|[Note Guidelines] Photographer's Note|
|Abutre preto, Black vulture, buitre negro.|
Hello TN Friends
Today I present the Black vulture landing ...
The largest planing bird of the Iberian Peninsula.
It arrives in the beginning of Spring and stays for nesting. The number of Individuals are decreasing in recent years and is now very rare in Portugal.
The species inhabits forested areas in hills and mountains at 300-1,400 m in Spain, but higher in Asia, where it also occupies scrub and arid and semi-arid alpine steppe and grasslands up to 4,500m (Thiollay 1994). It forages over many kinds of open terrain, including forest, bare mountains, steppe and open grasslands. Nests are built in trees or on rocks (the latter extremely rarely in Europe but more frequently in parts of Asia), often aggregated in very loose colonies or nuclei. Its diet consists mainly of carrion from medium-sized or large mammal carcasses, although snakes and insects have been recorded as food items. Live prey is rarely taken. In Mongolia, at least, the species is reliant on livestock numbers for successful nesting (Batbayar et al. 2006).
The two main threats to the species are direct mortality caused by humans (either accidentally or deliberately) and decreasing availability of food. The main cause of unnatural death is the use of poisoned baits for predator extermination (Anon. 2004b), although shooting and destruction of nests also occur (Anon. 2004b; N. Batbayar in litt. 2005). Shooting and poisoning are increasing in Mongolia (N. Batbayar in litt. 2005), and many birds are trapped or shot in China for their feathers. There are fears that veterinary application of the non-steroidal anti-inflammatory drug Diclofenac, which has caused the near-extinction of several Gyps vultures in India, may have a negative impact on A. monachus (N. Batbayar in litt. 2005), particularly as increasing numbers of the species are wintering in northern India (T. Katzner in litt. 2005). A study in central Spain during 2003-2005 found high concentrations of antibiotics in blood samples from 57% of nestlings tested (Lemus et al. 2008). The same study found two antibiotics in the liver samples of all dead nestlings that were tested. It is hypothesised that antibiotic residues, particularly quinolones, cause liver and kidney damage, and deplete lymphoid organs and alter bacteria flora, facilitating pathogenic bacterial and fungal infections (Lemus et al. 2008). In Europe, decreased food availability was formerly caused by European Union legislation on carcass disposal (Anon. 2004b); however, recently passed regulations will allow the operation of feeding stations for scavengers (A. Brunner in litt. 2010). In eastern Europe and central Asia, particularly in the former Soviet Union, changes in agricultural practices and human migration from the countryside to the cities have greatly reduced numbers of domestic livestock. In Georgia and Armenia, declines may be linked to the loss of subsidies for sheep-herding in the post-Soviet era (M. McGrady in litt. 2007). Additionally, there have been steep declines in many populations of wild ungulates which provide a major food source for the species. The Saiga antelope (Saiga tartarica), for example, numbered over one million individuals ten years ago, and has now been reduced to a population of 30,000-40,000 owing to uncontrolled hunting and severe winters (W. Fremuth in litt. 2005). In South Korea, food limitation is a serious problem such that the species relies on supplementary food (Lee et al. 2006). Habitat loss is also thought to be important (Anon. 2004). The majority of brood losses occur during the incubation period and it is suspected this may be partially due to low and fluctuating temperatures (Batbayar et al. 2006) and so changes in air termperatures resulting from climate change may be a potential future threat to the species."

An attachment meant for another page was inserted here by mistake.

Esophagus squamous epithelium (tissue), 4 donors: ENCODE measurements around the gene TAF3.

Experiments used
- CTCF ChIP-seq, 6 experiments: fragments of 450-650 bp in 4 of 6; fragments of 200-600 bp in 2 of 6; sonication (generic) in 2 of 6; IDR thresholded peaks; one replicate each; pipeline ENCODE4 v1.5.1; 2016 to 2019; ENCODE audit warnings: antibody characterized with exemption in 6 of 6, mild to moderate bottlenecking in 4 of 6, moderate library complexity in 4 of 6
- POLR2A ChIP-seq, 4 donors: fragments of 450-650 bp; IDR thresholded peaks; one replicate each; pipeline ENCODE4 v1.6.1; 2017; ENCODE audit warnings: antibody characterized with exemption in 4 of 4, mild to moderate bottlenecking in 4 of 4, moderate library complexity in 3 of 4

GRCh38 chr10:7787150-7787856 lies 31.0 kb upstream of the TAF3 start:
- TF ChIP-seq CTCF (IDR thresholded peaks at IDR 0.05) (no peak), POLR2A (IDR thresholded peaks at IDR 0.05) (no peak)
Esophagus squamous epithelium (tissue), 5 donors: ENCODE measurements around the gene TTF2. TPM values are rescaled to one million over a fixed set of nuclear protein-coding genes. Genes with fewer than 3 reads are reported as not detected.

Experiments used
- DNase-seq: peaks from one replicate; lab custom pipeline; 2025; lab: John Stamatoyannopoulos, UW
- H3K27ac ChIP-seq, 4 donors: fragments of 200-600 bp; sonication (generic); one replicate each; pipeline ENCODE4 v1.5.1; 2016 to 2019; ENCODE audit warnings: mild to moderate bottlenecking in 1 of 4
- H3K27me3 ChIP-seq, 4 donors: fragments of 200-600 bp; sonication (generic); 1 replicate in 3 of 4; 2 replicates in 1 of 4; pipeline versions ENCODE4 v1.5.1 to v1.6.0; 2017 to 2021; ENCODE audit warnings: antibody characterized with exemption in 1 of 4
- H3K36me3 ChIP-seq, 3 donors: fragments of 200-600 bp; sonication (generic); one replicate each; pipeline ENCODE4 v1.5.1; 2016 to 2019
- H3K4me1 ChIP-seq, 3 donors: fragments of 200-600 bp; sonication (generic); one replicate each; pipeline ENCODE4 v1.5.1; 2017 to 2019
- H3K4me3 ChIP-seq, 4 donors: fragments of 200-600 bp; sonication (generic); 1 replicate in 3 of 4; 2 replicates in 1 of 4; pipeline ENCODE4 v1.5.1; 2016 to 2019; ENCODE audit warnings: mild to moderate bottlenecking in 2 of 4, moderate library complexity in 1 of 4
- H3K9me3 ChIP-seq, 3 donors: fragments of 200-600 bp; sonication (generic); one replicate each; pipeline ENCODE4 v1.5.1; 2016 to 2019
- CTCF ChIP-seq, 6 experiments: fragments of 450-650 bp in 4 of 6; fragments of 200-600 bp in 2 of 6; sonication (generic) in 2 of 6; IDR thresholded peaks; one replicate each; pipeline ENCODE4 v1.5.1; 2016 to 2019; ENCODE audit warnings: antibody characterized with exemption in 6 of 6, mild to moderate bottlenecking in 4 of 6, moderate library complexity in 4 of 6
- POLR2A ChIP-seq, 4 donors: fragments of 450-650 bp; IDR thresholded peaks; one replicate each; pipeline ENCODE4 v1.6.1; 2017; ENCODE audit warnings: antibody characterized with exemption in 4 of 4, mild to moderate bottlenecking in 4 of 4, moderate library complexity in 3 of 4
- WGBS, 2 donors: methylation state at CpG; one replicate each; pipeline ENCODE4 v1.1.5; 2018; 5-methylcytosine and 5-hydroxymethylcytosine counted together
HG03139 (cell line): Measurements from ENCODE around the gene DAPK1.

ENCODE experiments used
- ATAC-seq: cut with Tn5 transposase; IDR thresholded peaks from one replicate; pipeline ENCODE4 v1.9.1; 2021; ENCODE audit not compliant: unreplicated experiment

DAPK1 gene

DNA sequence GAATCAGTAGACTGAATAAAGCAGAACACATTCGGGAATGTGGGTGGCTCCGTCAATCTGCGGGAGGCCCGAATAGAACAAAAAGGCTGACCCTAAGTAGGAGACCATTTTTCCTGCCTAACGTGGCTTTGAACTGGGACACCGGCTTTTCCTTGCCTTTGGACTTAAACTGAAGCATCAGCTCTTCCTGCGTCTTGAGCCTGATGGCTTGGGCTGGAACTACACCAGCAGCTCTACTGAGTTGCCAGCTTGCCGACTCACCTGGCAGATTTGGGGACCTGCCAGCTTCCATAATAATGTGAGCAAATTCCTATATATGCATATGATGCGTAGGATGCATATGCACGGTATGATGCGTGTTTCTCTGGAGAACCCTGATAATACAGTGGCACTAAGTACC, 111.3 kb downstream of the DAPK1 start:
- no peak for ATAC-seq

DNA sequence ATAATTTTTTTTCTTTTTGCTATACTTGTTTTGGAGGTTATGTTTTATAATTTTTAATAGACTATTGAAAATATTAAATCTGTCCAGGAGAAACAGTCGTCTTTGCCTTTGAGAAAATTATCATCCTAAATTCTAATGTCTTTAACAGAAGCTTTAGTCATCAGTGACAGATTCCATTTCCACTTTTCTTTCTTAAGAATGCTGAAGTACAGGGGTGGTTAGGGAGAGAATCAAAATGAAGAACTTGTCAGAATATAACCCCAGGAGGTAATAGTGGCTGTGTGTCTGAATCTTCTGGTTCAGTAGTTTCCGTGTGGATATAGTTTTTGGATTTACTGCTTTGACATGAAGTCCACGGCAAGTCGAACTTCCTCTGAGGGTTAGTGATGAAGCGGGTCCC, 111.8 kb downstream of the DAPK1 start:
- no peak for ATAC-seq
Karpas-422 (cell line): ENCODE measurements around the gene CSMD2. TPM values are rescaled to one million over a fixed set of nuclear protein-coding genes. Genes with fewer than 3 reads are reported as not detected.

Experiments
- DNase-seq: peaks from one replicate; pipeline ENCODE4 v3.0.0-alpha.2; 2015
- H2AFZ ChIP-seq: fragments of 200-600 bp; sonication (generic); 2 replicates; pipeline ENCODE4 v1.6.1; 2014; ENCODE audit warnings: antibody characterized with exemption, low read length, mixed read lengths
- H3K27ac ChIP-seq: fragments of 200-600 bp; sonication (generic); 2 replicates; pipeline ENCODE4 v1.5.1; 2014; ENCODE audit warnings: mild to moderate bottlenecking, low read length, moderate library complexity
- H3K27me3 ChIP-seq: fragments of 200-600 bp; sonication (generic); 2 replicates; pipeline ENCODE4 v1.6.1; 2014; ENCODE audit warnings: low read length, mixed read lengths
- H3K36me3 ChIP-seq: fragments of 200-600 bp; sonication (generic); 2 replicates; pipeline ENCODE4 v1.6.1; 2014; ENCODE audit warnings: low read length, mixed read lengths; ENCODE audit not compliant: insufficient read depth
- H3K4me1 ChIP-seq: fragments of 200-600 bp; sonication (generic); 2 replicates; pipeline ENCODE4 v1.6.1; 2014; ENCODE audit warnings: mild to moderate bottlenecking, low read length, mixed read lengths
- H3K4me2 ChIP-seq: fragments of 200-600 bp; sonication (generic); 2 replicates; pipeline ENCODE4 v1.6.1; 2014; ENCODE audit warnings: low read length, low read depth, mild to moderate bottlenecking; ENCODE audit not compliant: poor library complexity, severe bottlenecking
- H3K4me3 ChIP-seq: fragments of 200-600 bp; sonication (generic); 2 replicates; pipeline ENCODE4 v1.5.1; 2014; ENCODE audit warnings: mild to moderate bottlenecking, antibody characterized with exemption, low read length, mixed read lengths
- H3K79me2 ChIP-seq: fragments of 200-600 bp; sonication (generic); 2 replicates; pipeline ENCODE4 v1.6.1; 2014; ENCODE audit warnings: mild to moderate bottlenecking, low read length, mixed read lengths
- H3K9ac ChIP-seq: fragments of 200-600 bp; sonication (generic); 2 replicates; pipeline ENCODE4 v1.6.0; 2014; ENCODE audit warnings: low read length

Have a good Sunday and thanks for viewing...
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